I am reading stuffs regarding the Ornstein-Uhlenbeck operator and its various extensions to $L^p(\gamma)$, with $p \in (1,+\infty)$ and with $\gamma$ the standard Gaussian measure on $\mathbb{R}^d$. On $\mathcal{C}_c^\infty(\mathbb{R}^d)$, this second order differential operator reads as \begin{align*} \mathcal{L}(f)(x) = \Delta(f)(x) - \langle x; \nabla(f)(x) \rangle. \end{align*} Now, I can extend it to a closed densely defined linear operator on $L^p(\gamma)$ at least in two ways: through the integration by parts formula; for all $f,g \in \mathcal{C}_c^{\infty}(\mathbb{R}^d)$, \begin{align*} \int_{\mathbb{R}^d}(-\mathcal{L}(f)(x))g(x)\gamma(dx) = \int_{\mathbb{R}^d} \langle \nabla(f)(x) ; \nabla(g)(x) \rangle \gamma(dx). \end{align*} Indeed, thanks to it, the operator is closable on $L^p(\gamma)$ so that it admits a minimal closed extension denoted by $(\mathcal{L}_{p,p},\mathcal{D}(\mathcal{L}_{p,p}))$. Now, I can see the operator $\mathcal{L}$ as the restriction on $\mathcal{C}_c^\infty(\mathbb{R}^d)$ of the $L^p(\gamma)$-generator of the Ornstein-Uhlenbeck semigroup which is a contraction Markovian $C_0$-semigroup of operators on $L^p(\gamma)$. Let's denote it $(\mathcal{L}_{p},\mathcal{D}(\mathcal{L}_{p}))$.

Question: Do we have $\mathcal{L}_{p} = \mathcal{L}_{p,p}$ ?

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    $\begingroup$ Yes, they are the same. The reason is that $C_c^\infty(R^d)$ is a core for ${\cal L}_p$. I can give a reference if you don't find it. $\endgroup$ – Giorgio Metafune Mar 6 at 10:00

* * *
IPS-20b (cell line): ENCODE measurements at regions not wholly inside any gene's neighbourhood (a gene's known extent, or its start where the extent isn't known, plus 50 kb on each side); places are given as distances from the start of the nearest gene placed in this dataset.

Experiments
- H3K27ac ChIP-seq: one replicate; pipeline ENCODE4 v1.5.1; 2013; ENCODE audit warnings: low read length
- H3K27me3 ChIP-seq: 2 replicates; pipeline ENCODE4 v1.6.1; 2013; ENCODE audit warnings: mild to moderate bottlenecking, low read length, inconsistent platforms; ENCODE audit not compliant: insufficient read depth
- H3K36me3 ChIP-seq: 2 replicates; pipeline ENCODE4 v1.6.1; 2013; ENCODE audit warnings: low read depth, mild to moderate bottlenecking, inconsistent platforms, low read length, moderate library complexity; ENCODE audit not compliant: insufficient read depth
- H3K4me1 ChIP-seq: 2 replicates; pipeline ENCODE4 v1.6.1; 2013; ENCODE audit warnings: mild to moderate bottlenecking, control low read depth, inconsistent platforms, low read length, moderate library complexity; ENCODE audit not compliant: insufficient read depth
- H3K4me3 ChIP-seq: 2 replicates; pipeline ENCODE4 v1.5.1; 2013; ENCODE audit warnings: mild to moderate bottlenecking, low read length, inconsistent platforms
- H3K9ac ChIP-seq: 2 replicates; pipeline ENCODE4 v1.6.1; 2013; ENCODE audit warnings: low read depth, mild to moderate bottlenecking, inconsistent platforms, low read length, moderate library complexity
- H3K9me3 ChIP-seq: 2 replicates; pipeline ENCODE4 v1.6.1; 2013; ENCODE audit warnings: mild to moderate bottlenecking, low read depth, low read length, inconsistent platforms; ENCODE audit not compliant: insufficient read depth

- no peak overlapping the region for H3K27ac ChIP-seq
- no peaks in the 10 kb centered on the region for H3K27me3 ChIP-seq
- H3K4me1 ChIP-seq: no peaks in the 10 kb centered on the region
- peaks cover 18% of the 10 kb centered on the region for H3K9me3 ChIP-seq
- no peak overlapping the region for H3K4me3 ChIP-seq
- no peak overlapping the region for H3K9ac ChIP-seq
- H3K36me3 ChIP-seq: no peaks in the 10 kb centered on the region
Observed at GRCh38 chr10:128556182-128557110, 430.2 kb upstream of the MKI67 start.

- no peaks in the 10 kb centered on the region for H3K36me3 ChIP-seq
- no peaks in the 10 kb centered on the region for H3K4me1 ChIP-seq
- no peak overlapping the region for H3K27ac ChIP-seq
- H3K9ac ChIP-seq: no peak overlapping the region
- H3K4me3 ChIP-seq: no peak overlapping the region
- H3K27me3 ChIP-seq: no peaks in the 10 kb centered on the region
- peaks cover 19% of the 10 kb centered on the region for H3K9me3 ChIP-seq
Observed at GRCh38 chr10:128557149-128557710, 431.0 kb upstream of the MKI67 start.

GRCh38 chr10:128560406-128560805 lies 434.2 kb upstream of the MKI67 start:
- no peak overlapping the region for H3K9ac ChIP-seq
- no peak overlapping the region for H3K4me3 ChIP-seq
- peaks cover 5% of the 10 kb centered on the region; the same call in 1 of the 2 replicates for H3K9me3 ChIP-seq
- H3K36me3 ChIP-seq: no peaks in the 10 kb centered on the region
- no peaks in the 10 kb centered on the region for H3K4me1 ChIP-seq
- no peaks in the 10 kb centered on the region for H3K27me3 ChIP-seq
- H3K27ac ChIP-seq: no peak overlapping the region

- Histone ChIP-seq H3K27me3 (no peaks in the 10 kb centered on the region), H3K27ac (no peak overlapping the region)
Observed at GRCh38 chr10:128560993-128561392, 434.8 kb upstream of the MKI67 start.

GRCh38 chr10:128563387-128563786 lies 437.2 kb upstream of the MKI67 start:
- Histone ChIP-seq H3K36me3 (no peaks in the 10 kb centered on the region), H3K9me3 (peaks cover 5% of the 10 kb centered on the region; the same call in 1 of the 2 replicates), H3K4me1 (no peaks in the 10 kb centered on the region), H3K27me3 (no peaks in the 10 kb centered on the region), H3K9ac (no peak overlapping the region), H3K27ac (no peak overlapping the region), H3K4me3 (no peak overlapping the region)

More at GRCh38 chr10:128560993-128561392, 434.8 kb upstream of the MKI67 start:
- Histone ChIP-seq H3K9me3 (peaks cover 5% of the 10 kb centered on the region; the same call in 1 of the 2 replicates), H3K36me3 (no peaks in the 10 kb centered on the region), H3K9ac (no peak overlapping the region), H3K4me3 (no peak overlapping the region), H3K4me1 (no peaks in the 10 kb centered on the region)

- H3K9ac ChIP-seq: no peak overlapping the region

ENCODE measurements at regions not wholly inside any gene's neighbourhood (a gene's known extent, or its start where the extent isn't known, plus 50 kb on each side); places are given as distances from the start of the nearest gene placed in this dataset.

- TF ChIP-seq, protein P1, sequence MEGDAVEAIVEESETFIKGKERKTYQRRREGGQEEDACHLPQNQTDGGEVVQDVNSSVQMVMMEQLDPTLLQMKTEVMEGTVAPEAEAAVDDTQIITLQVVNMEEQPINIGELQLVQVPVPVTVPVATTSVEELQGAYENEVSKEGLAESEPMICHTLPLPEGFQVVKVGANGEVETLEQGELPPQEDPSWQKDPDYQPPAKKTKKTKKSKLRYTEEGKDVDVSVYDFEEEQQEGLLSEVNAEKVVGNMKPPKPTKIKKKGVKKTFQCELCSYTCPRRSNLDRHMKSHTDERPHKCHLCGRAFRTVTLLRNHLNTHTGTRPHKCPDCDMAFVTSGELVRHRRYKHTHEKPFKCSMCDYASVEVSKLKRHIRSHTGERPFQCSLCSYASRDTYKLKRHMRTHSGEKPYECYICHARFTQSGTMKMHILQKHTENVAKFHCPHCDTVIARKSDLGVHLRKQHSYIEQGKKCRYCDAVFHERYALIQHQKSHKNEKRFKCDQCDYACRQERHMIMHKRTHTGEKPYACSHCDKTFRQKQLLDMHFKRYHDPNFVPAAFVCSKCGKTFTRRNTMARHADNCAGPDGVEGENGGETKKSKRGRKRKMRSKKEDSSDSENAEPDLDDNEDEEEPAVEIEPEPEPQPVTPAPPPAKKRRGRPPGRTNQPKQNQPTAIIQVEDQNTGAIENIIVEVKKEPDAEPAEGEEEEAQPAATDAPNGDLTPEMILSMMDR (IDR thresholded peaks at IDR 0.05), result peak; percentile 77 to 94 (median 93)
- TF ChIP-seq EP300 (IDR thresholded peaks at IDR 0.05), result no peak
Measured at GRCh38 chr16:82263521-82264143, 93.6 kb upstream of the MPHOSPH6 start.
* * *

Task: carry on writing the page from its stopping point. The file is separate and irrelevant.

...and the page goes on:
• $\begingroup$ @Giorgio: thank you for your comment. Indeed, once you have identified the domain of $\mathcal{L}_p$ as the Sobolev space $W^{2,p}(\gamma)$ and prove that $\mathcal{C}_c^{\infty}(\mathbb{R})$ is dense in $W^{2,p}(\gamma)$, you are done. I guess it is contained in your papers '02 regarding OU. Thanks again $\endgroup$ – user69642 Mar 6 at 10:11
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    $\begingroup$ Yes true, but you can check that is a core directly: the Schwartz class is a core, since it is invariant under the semigroup and approximating a function in the Schwartz class with functions with compact support, in the graph norm, is not a problem. $\endgroup$ – Giorgio Metafune Mar 6 at 10:24

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